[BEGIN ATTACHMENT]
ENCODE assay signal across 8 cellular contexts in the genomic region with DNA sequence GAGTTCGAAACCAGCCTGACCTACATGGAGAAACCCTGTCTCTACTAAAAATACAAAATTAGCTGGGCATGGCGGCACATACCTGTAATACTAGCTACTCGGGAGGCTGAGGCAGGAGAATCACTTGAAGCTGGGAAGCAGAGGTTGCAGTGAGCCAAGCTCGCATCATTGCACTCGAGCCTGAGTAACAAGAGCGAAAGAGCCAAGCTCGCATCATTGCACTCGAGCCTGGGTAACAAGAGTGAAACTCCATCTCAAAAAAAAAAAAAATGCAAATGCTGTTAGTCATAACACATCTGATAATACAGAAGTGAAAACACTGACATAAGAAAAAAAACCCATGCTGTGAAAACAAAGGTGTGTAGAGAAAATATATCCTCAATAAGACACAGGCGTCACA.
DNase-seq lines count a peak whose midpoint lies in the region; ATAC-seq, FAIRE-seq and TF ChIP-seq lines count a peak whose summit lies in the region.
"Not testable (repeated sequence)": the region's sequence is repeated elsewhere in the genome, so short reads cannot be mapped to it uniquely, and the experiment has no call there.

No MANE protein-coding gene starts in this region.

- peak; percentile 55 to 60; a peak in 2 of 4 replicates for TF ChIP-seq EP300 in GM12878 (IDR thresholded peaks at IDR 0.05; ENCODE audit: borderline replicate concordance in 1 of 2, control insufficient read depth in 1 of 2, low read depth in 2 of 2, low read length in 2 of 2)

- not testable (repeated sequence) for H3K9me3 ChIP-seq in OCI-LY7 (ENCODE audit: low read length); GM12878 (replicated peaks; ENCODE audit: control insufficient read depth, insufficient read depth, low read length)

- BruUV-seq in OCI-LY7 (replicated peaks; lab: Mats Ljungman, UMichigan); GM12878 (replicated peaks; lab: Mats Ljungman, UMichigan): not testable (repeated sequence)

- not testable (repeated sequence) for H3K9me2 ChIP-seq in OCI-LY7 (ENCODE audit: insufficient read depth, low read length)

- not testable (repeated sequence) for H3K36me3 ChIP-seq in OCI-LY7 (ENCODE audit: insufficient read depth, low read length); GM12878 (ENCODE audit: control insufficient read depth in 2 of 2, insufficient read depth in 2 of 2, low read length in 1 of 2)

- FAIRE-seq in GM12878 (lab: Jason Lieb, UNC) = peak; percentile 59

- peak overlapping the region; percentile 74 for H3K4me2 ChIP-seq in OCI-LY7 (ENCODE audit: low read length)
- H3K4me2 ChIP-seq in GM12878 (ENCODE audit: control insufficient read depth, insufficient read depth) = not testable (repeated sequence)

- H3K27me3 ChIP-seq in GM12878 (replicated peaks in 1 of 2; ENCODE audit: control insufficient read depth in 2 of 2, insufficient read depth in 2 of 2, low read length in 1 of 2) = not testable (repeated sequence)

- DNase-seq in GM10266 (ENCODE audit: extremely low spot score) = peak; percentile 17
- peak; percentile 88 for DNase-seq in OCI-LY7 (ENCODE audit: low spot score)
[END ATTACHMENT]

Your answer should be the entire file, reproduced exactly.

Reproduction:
ENCODE assay signal across 8 cellular contexts in the genomic region with DNA sequence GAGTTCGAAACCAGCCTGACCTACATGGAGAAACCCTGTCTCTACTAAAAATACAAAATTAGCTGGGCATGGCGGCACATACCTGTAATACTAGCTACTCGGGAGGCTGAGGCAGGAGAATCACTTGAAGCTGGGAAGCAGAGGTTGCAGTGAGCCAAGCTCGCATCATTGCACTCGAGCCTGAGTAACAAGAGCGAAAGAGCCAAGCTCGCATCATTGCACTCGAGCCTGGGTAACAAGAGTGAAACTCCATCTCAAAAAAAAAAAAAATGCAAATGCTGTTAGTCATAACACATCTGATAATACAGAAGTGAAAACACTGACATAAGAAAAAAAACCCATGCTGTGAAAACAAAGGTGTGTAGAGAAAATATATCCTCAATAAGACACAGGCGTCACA.
DNase-seq lines count a peak whose midpoint lies in the region; ATAC-seq, FAIRE-seq and TF ChIP-seq lines count a peak whose summit lies in the region.
"Not testable (repeated sequence)": the region's sequence is repeated elsewhere in the genome, so short reads cannot be mapped to it uniquely, and the experiment has no call there.

No MANE protein-coding gene starts in this region.

- peak; percentile 55 to 60; a peak in 2 of 4 replicates for TF ChIP-seq EP300 in GM12878 (IDR thresholded peaks at IDR 0.05; ENCODE audit: borderline replicate concordance in 1 of 2, control insufficient read depth in 1 of 2, low read depth in 2 of 2, low read length in 2 of 2)

- not testable (repeated sequence) for H3K9me3 ChIP-seq in OCI-LY7 (ENCODE audit: low read length); GM12878 (replicated peaks; ENCODE audit: control insufficient read depth, insufficient read depth, low read length)

- BruUV-seq in OCI-LY7 (replicated peaks; lab: Mats Ljungman, UMichigan); GM12878 (replicated peaks; lab: Mats Ljungman, UMichigan): not testable (repeated sequence)

- not testable (repeated sequence) for H3K9me2 ChIP-seq in OCI-LY7 (ENCODE audit: insufficient read depth, low read length)

- not testable (repeated sequence) for H3K36me3 ChIP-seq in OCI-LY7 (ENCODE audit: insufficient read depth, low read length); GM12878 (ENCODE audit: control insufficient read depth in 2 of 2, insufficient read depth in 2 of 2, low read length in 1 of 2)

- FAIRE-seq in GM12878 (lab: Jason Lieb, UNC) = peak; percentile 59

- peak overlapping the region; percentile 74 for H3K4me2 ChIP-seq in OCI-LY7 (ENCODE audit: low read length)
- H3K4me2 ChIP-seq in GM12878 (ENCODE audit: control insufficient read depth, insufficient read depth) = not testable (repeated sequence)

- H3K27me3 ChIP-seq in GM12878 (replicated peaks in 1 of 2; ENCODE audit: control insufficient read depth in 2 of 2, insufficient read depth in 2 of 2, low read length in 1 of 2) = not testable (repeated sequence)

- DNase-seq in GM10266 (ENCODE audit: extremely low spot score) = peak; percentile 17
- peak; percentile 88 for DNase-seq in OCI-LY7 (ENCODE audit: low spot score)